bit more difficult in these cases. Have a clever solution? In any case
I’ll take this and what I have and add it to Facets.

Very cool. This goes along way toward making core extensions safe.

T.

P.S. Would a cache on Behavior.new be a good optimization?

Hi,

At Wed, 15 Nov 2006 12:15:05 +0900,
Trans wrote in [ruby-talk:225063]:

But your’s doesn’t work for immutables like NilClass. It’s a a
bit more difficult in these cases. Have a clever solution? In any case
I’ll take this and what I have and add it to Facets.

Sorry, I’m not sure what you expect for NilClass. Isn’t this the
case?

$ ./ruby -e ‘nil.behaving(:foo){“Foo”}’ -e ‘p nil.foo’
“Foo”

P.S. Would a cache on Behavior.new be a good optimization?

It might be doubtful to be effective, since a Proc doesn’t equal
another Proc created in the same place almost.

Nobuyoshi N. wrote:

$ ./ruby -e ‘nil.behaving(:foo){“Foo”}’ -e ‘p nil.foo’
“Foo”

My mistake. It is for Symbols that it doesn’t work. I was mistakingly
thinking nil was the same, but that it not the case --which is great
b/c it makes my code obsolete! :slight_smile:

P.S. Would a cache on Behavior.new be a good optimization?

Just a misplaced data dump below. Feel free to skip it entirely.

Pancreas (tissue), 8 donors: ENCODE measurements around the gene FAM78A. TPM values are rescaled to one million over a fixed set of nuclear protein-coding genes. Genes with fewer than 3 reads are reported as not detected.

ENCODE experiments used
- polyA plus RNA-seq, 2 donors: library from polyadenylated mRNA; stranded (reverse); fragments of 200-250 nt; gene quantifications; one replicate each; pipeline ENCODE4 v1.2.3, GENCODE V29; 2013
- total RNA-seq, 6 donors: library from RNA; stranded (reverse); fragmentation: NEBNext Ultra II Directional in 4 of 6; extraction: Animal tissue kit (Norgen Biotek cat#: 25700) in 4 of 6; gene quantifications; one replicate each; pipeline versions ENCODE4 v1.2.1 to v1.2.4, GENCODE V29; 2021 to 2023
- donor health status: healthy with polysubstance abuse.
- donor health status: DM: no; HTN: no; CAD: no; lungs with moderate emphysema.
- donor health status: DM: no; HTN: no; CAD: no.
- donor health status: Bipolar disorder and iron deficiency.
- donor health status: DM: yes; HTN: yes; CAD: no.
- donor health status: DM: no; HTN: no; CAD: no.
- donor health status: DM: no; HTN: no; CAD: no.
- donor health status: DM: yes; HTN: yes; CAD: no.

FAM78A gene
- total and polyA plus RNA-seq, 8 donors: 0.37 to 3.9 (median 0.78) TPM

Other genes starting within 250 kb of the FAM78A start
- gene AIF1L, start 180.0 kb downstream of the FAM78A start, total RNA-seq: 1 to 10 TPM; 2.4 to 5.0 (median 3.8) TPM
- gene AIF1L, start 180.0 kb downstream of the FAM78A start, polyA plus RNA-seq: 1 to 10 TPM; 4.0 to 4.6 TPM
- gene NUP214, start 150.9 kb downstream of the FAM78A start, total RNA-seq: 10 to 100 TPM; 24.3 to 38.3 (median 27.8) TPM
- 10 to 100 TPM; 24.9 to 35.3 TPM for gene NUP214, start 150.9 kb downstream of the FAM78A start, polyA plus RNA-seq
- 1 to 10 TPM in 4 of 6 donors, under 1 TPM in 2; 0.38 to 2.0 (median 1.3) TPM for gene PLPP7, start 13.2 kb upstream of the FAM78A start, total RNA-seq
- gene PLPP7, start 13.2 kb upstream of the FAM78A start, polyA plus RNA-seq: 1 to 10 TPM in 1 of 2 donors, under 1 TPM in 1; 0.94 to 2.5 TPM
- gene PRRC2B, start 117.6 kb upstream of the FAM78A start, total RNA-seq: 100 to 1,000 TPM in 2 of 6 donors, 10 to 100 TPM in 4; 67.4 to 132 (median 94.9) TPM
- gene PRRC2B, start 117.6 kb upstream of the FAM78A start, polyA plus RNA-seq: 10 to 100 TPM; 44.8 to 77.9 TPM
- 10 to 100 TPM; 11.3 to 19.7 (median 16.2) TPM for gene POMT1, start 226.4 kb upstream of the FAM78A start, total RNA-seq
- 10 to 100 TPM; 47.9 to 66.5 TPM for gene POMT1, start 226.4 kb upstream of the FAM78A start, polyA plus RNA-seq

It might be doubtful to be effective, since a Proc doesn’t equal
another Proc created in the same place almost.

Hmm… yes, I mean to go one step futher and catch the module and
create methods within it:

class Behavior < Module
def define(behavior, &body)
if body
define_method(behavior, &body)
else
behavior.each do |behavior, body|
if body
define_method(behavior, &body)
elsif body.nil?
remove_method(behavior)
else
undef_method(behavior)
end
end
end
end
end

module Kernel
def behaving(behavior, &body)
unless @_behaviors
extend(@_behaviors ||= Behavior.new)
end
@_behaviors.define(behavior, &body)
end
end

T.

Trans wrote:

Hmm… yes, I mean to go one step futher and catch the module and
create methods within it:

Hehe. You realize I’ve habitualized the mispronounciation of that silly
French word: s/catch/cache/ :slight_smile:

T.

Hi,

At Wed, 15 Nov 2006 20:50:05 +0900,
Trans wrote in [ruby-talk:225107]: